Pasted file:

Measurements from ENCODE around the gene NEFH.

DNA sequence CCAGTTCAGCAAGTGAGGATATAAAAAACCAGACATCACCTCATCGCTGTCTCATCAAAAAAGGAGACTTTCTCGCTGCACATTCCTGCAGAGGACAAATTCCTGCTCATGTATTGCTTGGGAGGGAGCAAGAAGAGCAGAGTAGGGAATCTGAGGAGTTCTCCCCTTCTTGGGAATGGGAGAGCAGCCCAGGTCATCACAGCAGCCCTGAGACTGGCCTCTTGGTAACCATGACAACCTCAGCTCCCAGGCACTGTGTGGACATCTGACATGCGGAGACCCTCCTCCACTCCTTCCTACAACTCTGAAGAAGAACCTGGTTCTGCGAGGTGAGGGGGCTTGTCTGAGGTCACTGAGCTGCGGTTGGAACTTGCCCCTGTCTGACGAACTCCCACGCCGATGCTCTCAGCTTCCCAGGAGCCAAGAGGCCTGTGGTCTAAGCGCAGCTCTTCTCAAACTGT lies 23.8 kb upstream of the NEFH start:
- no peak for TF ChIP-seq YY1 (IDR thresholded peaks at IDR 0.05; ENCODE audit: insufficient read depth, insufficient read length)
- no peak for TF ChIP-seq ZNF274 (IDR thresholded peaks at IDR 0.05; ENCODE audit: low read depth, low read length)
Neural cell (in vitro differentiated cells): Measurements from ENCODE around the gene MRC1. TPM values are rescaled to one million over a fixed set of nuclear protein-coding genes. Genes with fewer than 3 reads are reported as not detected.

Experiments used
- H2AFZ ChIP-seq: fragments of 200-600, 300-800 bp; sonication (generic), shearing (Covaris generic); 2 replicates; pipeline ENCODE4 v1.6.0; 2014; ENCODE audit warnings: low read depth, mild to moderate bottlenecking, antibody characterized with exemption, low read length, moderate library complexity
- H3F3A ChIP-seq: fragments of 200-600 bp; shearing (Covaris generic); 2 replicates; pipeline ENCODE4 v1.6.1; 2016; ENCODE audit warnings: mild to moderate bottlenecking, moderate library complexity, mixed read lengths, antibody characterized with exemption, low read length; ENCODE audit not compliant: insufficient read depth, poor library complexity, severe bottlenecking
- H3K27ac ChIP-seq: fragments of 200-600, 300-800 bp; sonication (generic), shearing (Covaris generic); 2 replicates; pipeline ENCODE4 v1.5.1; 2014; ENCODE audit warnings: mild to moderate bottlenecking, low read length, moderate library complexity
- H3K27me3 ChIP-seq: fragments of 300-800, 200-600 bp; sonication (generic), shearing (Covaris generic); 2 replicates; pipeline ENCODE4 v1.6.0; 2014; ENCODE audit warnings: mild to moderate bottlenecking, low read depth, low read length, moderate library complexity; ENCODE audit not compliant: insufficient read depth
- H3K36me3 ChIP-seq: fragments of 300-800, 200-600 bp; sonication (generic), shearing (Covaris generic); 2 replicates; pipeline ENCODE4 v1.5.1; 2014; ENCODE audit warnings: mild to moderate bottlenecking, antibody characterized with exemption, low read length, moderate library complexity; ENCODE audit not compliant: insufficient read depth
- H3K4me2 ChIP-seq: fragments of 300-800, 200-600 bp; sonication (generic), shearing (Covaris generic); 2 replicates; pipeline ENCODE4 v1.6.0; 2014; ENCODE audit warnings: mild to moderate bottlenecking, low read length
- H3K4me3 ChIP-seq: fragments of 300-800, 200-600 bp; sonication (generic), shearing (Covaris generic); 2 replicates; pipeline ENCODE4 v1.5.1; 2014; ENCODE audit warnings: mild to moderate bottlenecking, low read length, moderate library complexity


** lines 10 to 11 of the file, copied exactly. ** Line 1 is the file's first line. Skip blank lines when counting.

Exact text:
- H3K27me3 ChIP-seq: fragments of 300-800, 200-600 bp; sonication (generic), shearing (Covaris generic); 2 replicates; pipeline ENCODE4 v1.6.0; 2014; ENCODE audit warnings: mild to moderate bottlenecking, low read depth, low read length, moderate library complexity; ENCODE audit not compliant: insufficient read depth
- H3K36me3 ChIP-seq: fragments of 300-800, 200-600 bp; sonication (generic), shearing (Covaris generic); 2 replicates; pipeline ENCODE4 v1.5.1; 2014; ENCODE audit warnings: mild to moderate bottlenecking, antibody characterized with exemption, low read length, moderate library complexity; ENCODE audit not compliant: insufficient read depth